By Kim Boram
SEOUL, Sept. 17 (Yonhap) -- Korean actors and K-pop stars have gained unprecedented popularity across the world in recent years for their outstanding talent and performances on screen and stage.
At the same time, Korean pop culture fans have also been inspired by such celebrities' appearances, especially their makeup styles, which put the focus on a smooth and bright complexion to appear young and healthy.
Those who want to look like the stars search online for Korean beauty products and become eager to mimic their skincare routines and makeup, buying the exact products that they use.
Here comes the Korean startup Zackdang Company's Zamface, a mobile application that not only offers video and text reviews of Korean beauty and cosmetics but also lets users find their exact skin type or tone and get personalized beauty solutions based on artificial intelligence technology.
"Usually people watch YouTube videos on makeup styles or certain cosmetics and learn how to use them. Then, they search for the products online to buy them," Zackdang Company's CEO Yoon Jeong-ha said in an interview with Yonhap News Agency last week.
"A few years ago, I found out that there were no beauty apps where I could do all these processes in one place. There were some apps for product reviews or advice," she said. "I wanted to create a platform for the new generation who communicates with videos."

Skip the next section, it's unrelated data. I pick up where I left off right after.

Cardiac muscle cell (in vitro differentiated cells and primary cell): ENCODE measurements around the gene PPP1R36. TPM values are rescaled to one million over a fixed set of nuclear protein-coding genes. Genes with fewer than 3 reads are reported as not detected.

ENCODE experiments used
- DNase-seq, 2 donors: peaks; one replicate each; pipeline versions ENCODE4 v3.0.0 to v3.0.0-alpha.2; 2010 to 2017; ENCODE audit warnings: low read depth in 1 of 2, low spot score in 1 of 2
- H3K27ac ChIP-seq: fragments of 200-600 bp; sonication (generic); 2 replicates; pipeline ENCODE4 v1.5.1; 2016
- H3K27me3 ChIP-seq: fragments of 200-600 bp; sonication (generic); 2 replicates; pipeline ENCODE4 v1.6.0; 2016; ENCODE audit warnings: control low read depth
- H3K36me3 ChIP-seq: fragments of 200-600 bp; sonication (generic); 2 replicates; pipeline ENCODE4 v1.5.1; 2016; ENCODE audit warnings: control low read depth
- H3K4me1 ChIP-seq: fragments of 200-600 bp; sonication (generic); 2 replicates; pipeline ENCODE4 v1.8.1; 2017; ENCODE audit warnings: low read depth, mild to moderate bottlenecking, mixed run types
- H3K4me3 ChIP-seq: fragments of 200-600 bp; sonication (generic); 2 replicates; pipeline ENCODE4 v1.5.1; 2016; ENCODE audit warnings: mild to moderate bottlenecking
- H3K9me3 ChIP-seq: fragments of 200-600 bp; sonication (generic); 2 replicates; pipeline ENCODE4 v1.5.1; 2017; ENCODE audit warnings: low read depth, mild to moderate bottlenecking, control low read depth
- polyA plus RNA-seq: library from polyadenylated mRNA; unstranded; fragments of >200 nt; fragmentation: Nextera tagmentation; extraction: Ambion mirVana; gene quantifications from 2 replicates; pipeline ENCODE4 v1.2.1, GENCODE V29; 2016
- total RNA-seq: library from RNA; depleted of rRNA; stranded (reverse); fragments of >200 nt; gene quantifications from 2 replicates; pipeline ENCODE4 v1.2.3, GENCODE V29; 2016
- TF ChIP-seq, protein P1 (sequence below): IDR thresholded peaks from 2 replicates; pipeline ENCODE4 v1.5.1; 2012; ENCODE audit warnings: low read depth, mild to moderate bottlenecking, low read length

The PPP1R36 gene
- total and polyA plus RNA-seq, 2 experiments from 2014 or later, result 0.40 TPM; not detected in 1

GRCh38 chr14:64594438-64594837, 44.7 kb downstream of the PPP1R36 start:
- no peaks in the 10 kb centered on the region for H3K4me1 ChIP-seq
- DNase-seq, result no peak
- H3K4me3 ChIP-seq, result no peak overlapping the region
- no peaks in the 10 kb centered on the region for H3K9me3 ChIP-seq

The initial version of Zamface, launched in 2019, attracted users with its creative "time jump" function, which allows users to skip to a specific section of a YouTube video where the selected cosmetics were used.
Using AI, the feature automatically extracts cosmetics and times in the video to help users find their desired information without having to watch the entire video.
"The function has accumulated over 3.6 million clicks from users since its launch," she said. "Based on the increasing fan base, I started to expand the app with user bulletins, beauty tutorials and other services."
Consequently, Zamface, whose customers are nearly all in their teens and 20s, introduced personal color and skin type analysis services to meet the rising demand from youngsters.
Personal color is considered the special color of an individual's complexion and skin tone that helps a person make the best choice for clothing, makeup and accessories.
To test the personal color with Zamface, users take a picture of themselves and try on a series of lipstick shades virtually to find the best tone. The app categorizes users into 24 groups, such as spring-warm-light or winter-cool-mute.
"It was hard to create the personal color analysis on a mobile platform," said Yoon, who used to work for Kakao Corp., a leading online portal operator, as a marketer. "And the key was narrowing down the color types to 24 from the 64 that dermatologists and clinical test centers have."
After receiving the test results, the app recommends bespoke lipsticks, foundations, eye shadows and other skin care products, as well as YouTube reviews and online influencers and streamers who have similar personal colors or prefer the same cosmetics.
More than 2 million people have tested their personal colors on Zamface, she added.
As the latest step, Zamface opened a shopping mall in a bid to help users purchase the recommended cosmetics or their favorite products without shifting to separate e-commerce platforms.
Yoon said she is proud that the app serves as an all-in-one beauty platform, letting users learn about their own skin characteristics, share their experiences with people who have similar skin types and enjoy shopping at the same time.
"We still have more to go. I want to expand our beauty services to the men's territory," she said. "As a global plan, moreover, we will launch the Vietnamese version in the first quarter of next year."